Ask any SEO expert how much off-page SEO accounts for their Google rankings. You will likely hear somewhere between 20-50%. In our experience of working on numerous SEO projects, off-page SEO accounts for at the very least 80% of your Google rankings.

Here’s why.

Let’s say you start a website in the insurance industry, while your friend builds a similar site in your exact niche. You both hire developers that have virtually the same background and experience. They both build a mobile friendly site, the code is clean, the tags are all in place and correct, the site is fast and includes 30 high-quality articles written by industry experts. How does Google know which site to rank above the other? They are both essentially the same! The obvious answer to this is off-page SEO.

Let’s Call a Spade a Spade

While off-page SEO includes factors like the amount of traffic you get, mentions of your brand on other websites, your social media activity, it overwhelmingly refers to “back link acquisition.” The goal of off-page SEO is to get links on other relevant websites that point (link) to your website. This let’s Google know that you (your website) are an authority in your space and are therefore worthy of ranking for a range of keywords that relate to your industry. We all know that the “www” in the address bar stands for World Wide Web. But why? Simple – the internet is essentially a web of links. The below picture shows what looks like a web: a globe (your website) with roughly half-dozen computers (websites) that “link” to your globe (website).

Global computer network. Internet concept. Computer generated image.

The very basic understanding goes like this: the more quality and quantity of links you have, the better you will rank on Google. While this sounds pretty simple and straightforward, creating and implementing the right strategy is extremely difficult. There are dozens of factors that go into off-page SEO. This includes knowing which websites to acquire links on, which method to use in order to acquire these links, how to analyse a website, understanding back link profiles of target websites, knowing anchor text schemes, along with tens of other factors. If you’re building links and miss out on one of these factors, there’s a chance Google will penalize your site for not following their guidelines. Similarly, if you don’t invest enough in building links, there’s a good chance your website won’t be where you want it to be.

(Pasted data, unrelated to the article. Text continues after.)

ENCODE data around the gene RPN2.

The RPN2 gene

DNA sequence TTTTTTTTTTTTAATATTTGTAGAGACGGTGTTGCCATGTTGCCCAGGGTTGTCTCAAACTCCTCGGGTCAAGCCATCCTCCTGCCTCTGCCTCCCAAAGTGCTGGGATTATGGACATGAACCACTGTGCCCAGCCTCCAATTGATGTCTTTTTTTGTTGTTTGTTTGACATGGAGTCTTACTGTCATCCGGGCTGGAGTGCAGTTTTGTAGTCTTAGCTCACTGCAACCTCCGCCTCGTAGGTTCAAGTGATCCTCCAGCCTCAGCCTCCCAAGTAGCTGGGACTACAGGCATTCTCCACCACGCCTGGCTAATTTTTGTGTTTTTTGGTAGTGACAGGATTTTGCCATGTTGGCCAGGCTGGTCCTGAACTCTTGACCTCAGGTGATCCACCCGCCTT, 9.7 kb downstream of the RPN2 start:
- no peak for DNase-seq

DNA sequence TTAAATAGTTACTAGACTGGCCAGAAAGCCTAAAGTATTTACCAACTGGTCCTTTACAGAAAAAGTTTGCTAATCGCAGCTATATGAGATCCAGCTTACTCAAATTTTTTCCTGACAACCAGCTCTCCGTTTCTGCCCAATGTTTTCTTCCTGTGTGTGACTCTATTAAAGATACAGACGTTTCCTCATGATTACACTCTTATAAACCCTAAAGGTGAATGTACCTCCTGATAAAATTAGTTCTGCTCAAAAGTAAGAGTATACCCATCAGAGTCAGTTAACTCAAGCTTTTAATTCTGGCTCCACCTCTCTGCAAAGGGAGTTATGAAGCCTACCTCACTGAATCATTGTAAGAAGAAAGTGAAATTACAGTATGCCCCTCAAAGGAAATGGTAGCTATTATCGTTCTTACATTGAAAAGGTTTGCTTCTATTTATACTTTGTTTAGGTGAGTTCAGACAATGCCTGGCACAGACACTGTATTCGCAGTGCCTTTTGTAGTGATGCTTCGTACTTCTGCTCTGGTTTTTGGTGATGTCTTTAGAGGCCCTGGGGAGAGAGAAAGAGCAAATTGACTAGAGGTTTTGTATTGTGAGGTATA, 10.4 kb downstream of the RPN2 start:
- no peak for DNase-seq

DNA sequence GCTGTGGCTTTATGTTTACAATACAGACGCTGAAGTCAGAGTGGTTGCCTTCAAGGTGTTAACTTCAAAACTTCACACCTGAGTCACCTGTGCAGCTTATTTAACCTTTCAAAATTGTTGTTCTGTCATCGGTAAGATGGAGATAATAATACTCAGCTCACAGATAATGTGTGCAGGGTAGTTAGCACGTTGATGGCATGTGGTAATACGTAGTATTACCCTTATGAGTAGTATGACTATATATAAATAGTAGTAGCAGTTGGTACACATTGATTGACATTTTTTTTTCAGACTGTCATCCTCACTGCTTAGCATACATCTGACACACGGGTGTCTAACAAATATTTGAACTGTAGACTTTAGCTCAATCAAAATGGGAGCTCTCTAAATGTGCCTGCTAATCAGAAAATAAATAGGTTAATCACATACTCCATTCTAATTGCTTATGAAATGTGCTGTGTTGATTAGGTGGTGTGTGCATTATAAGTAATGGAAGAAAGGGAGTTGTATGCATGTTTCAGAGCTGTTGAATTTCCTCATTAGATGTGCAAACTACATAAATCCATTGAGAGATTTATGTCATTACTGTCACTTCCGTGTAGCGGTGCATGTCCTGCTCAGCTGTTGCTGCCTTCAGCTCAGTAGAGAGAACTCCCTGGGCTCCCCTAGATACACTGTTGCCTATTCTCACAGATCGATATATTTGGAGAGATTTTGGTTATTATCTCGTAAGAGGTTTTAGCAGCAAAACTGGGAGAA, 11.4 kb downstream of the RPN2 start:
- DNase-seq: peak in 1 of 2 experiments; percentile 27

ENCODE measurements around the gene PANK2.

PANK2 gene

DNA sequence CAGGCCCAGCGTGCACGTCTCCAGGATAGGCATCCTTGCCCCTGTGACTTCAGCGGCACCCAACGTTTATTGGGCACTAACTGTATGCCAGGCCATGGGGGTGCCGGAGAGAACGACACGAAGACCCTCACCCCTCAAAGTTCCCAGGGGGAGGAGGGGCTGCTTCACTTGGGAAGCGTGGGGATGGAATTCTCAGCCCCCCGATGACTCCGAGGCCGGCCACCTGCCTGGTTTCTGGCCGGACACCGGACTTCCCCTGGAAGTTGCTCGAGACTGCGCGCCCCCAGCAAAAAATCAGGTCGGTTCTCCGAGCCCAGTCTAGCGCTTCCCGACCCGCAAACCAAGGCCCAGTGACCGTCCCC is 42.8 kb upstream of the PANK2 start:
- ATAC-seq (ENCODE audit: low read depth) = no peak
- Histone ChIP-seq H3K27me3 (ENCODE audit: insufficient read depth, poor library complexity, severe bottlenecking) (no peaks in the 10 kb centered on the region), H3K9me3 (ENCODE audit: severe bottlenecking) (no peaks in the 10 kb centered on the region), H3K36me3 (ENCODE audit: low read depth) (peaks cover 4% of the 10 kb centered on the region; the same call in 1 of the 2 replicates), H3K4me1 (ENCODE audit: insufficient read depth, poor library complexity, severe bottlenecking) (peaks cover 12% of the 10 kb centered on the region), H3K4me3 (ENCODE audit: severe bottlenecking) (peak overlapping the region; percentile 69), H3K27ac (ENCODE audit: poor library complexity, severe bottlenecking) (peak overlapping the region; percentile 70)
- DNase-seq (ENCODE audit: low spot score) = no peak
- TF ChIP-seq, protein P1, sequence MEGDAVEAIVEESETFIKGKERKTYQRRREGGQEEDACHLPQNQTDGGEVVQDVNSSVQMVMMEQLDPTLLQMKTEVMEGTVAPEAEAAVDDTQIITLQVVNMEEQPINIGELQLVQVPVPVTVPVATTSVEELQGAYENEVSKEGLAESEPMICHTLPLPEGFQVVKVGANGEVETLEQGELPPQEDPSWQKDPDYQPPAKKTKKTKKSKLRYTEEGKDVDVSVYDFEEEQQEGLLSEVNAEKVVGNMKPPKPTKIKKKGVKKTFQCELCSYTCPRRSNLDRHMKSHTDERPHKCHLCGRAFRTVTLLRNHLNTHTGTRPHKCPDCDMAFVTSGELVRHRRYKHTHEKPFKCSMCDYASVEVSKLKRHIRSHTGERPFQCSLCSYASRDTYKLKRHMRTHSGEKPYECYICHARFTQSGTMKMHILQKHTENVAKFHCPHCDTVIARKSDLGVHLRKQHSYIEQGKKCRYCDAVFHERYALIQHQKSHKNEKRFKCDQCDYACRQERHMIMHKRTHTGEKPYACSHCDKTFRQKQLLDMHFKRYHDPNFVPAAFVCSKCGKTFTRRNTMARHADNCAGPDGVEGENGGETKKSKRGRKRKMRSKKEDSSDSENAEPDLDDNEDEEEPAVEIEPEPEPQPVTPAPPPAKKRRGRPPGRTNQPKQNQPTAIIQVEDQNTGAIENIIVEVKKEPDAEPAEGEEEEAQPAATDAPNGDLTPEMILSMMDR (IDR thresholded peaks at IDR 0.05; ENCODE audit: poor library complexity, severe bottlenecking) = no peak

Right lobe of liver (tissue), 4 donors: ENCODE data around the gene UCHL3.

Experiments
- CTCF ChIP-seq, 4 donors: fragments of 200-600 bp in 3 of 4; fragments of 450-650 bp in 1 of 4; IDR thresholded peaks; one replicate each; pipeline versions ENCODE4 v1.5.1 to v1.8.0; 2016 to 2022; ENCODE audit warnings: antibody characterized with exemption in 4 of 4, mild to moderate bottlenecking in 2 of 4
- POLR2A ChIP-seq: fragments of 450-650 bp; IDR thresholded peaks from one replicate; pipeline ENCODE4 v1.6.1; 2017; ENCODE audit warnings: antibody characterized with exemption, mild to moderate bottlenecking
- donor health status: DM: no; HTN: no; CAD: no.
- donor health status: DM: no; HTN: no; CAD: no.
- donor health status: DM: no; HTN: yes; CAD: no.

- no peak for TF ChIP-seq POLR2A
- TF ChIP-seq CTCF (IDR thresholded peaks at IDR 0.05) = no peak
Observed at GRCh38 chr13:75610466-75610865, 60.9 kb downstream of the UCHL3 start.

Think about how many businesses in the world invest in off-page SEO. How many actually succeed? A very, very small fraction. The primary reason for this is because they don’t know what they’re doing. The other main factor has to do with budgetary constraints. If you have a bad plan with a limited budget, you will fail. If you have an excellent plan with a limited budget, you will win on a small scale (how much you win here depends on your competition). If you have a bad plan with an enormous budget, you will also win on a small scale (sadly, money talks and if you throw enough money at a project, something will stick, albeit not much). You need to have both a stellar strategy and a budget large enough to compete with your competition. If either of these factors is an issue for you, it’s not worth investing in SEO.

Again, I’d like to make it clear that on-page SEO isn’t something to brush aside. You need an amazing on-page experience in order to rank for whatever keywords you want to target. However, once this is taken care of, your off-page SEO will be the driving force behind your Google rankings. Make sure that you know what you’re doing (or hire someone that knows what they’re doing) and come into it with the mindset that this will likely be a costly endeavor, and one that will take several months until you reach peak success and it needs to be constantly maintained. However, it’s one that generally backs out a great deal. Most people don’t have the patience for SEO either, which should make this route all the more enticing for businesses. With patience, a budget, and most importantly the correct strategy, you should be on your way to seeing rankings you once thought were impossible.